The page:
Looks like Frank Zito and his lovely new date will be staying in for a romantic double feature of Mannequin and Mannequin 2: On The Move, like they do every night.  

  You may also be asking yourself, "Who are the red-handed culprits behind what sounds like a true tour-de-force of modern terror and a real contender for the best wide release horror film of 2013?"  Well, they are none other than the French film-making team behind the much-heralded modern horror classics like High Tension (2003) and The Hills Have Eyes (2006), with blessings and a producers credit from the director of the original Maniac, Willaim Lustig.  Also to be noted is that this movie actually caused test audience members in Los Angeles to faint, become nauseous, and in one case vomit.  The director took this as a compliment.  If you do decide to venture out into the world to catch a screening of Maniac in it's limited run, don't go alone, maybe consider wearing a helmet or other forms of protective headgear, afterall "He warned you not to go out tonight."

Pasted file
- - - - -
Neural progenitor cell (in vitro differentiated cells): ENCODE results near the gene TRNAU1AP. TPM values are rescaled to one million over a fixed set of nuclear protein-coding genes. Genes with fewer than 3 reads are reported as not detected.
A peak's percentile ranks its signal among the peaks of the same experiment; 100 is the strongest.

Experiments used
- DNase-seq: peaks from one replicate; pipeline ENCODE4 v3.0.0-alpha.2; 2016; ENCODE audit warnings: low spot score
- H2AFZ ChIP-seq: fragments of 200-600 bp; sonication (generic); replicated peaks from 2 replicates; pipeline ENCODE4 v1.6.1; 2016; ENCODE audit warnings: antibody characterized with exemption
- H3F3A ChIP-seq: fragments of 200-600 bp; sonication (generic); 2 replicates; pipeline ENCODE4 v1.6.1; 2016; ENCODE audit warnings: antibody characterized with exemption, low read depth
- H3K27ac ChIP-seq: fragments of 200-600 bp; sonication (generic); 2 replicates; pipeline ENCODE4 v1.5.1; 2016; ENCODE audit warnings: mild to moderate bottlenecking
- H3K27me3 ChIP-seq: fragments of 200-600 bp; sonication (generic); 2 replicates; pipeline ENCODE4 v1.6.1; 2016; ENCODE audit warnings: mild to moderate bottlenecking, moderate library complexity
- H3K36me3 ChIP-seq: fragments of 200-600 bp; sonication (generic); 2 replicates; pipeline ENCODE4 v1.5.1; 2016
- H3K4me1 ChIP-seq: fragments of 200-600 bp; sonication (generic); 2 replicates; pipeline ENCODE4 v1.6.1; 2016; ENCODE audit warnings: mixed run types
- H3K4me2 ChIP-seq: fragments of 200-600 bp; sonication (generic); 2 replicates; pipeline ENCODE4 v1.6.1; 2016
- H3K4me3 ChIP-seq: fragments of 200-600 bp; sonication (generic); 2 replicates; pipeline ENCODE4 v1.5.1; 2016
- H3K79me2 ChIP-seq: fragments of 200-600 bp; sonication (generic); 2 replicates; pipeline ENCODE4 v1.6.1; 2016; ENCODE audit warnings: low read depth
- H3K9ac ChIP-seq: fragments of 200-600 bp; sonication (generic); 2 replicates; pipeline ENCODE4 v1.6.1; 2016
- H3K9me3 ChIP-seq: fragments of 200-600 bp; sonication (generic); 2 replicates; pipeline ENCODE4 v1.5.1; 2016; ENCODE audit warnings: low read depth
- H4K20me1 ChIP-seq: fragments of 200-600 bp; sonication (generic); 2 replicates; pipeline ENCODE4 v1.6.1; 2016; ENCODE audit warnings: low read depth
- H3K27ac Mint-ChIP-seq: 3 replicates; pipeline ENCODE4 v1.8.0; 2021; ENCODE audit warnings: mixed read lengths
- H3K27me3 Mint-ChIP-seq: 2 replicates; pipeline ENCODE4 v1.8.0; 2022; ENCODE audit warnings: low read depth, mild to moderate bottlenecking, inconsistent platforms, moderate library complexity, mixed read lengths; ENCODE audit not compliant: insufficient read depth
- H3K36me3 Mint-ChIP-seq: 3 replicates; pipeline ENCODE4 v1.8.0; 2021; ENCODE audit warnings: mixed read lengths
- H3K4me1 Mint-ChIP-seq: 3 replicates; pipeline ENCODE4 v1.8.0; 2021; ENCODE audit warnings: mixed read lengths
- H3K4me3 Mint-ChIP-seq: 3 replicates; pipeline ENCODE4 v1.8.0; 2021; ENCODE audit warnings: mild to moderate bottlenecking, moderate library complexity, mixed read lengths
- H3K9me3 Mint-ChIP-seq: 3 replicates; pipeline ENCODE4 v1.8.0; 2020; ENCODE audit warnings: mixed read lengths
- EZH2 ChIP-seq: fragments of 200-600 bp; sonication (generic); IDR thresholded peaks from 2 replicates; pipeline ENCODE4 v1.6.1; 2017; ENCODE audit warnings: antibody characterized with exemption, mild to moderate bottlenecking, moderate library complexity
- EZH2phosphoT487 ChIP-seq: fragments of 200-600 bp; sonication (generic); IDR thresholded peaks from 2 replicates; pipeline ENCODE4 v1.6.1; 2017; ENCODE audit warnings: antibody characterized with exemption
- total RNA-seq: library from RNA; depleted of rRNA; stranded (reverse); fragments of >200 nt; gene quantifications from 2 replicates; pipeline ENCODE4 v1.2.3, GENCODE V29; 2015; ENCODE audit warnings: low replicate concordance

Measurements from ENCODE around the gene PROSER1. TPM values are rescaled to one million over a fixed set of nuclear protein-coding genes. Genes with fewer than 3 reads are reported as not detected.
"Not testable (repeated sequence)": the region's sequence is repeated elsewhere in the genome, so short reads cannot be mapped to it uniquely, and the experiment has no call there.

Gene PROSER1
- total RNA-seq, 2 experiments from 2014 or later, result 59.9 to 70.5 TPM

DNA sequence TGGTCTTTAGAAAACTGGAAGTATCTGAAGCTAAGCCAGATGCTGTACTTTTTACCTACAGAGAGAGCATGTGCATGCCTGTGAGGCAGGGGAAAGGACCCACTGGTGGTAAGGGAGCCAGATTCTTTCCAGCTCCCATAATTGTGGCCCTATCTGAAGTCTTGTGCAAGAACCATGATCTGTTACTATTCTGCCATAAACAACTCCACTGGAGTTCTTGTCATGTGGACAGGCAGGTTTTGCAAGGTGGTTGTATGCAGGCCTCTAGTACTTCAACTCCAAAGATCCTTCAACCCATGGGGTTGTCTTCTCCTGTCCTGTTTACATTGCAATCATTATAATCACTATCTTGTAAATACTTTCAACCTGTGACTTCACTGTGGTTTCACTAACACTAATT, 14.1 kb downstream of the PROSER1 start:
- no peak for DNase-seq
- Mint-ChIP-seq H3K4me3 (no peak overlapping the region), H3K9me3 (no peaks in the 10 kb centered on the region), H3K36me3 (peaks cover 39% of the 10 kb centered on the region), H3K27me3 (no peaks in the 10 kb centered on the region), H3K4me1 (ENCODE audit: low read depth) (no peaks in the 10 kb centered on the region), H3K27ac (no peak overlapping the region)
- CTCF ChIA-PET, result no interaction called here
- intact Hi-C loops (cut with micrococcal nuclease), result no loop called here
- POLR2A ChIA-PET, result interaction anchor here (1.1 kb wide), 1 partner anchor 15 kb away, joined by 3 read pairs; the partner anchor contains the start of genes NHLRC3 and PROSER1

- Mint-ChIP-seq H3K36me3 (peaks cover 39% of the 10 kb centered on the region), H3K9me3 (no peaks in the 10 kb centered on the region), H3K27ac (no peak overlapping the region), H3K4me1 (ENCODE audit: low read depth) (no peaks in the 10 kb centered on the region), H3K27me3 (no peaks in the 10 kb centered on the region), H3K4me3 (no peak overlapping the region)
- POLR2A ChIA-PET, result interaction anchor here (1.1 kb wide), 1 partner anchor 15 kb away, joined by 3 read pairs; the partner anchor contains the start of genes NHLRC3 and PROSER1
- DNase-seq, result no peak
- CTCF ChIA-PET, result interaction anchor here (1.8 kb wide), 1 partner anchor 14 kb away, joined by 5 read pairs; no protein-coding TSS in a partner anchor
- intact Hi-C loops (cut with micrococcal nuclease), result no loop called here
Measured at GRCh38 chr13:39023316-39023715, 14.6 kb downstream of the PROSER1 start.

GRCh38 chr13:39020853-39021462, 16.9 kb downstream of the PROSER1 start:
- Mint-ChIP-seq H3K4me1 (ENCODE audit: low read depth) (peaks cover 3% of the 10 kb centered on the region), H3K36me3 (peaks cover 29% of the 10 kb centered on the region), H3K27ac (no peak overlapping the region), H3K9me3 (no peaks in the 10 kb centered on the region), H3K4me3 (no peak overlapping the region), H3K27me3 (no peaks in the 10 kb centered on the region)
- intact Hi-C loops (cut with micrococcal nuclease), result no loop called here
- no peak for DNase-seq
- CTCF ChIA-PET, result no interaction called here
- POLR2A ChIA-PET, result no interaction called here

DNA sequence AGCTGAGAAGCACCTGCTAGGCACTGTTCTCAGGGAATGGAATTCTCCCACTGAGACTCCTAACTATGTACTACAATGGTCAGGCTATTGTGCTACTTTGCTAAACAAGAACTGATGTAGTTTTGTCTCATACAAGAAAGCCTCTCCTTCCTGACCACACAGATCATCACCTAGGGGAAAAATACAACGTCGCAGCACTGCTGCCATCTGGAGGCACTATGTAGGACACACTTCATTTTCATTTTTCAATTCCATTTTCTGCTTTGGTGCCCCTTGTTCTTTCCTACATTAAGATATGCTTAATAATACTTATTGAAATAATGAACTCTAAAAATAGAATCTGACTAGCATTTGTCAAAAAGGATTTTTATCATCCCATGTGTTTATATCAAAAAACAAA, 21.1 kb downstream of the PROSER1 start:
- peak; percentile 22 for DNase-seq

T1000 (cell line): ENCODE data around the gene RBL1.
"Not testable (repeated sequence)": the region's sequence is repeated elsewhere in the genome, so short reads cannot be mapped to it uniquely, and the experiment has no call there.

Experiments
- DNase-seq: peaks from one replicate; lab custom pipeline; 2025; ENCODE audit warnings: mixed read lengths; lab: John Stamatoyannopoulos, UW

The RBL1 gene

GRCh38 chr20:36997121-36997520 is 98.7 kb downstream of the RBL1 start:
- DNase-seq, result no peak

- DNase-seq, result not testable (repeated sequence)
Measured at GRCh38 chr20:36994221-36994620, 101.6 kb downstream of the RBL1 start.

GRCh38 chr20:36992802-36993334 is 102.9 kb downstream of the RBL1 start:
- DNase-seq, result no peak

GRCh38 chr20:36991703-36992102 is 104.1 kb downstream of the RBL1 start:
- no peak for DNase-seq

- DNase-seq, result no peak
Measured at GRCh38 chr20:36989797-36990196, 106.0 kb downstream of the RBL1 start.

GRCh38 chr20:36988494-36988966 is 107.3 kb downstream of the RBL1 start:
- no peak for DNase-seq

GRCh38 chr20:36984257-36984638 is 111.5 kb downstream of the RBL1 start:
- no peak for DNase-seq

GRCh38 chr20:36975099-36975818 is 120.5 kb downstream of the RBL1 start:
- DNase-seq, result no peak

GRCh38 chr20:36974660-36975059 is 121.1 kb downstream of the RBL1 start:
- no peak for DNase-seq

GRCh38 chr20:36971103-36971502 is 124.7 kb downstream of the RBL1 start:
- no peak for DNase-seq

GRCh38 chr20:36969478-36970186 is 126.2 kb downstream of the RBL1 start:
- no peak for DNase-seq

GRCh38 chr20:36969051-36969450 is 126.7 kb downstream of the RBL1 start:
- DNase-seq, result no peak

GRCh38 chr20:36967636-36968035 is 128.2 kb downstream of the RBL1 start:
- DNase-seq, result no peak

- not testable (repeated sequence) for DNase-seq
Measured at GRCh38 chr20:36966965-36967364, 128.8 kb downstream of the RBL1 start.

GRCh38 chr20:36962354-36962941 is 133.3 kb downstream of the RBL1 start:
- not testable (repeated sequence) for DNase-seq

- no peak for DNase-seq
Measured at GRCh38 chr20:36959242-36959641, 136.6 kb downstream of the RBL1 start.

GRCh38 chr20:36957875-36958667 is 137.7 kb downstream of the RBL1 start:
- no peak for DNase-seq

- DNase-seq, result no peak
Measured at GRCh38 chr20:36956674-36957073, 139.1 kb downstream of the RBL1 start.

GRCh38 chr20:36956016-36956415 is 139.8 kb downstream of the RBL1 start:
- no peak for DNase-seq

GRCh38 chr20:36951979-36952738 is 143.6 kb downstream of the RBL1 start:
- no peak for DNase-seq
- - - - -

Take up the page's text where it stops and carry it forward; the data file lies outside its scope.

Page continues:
Silence Of The Lambs fans will notice that Buffalo Bill's favorite song, "Goodbye Horses" by Q Lazzarus is played during one of the first murder sequences in Maniac. 

Fans of the original Maniac will notice a quick reference to the original and very controversial movie poster art in Frank's reflection in a parking lot. 

Mannequin 3: On The Prowl For Scalps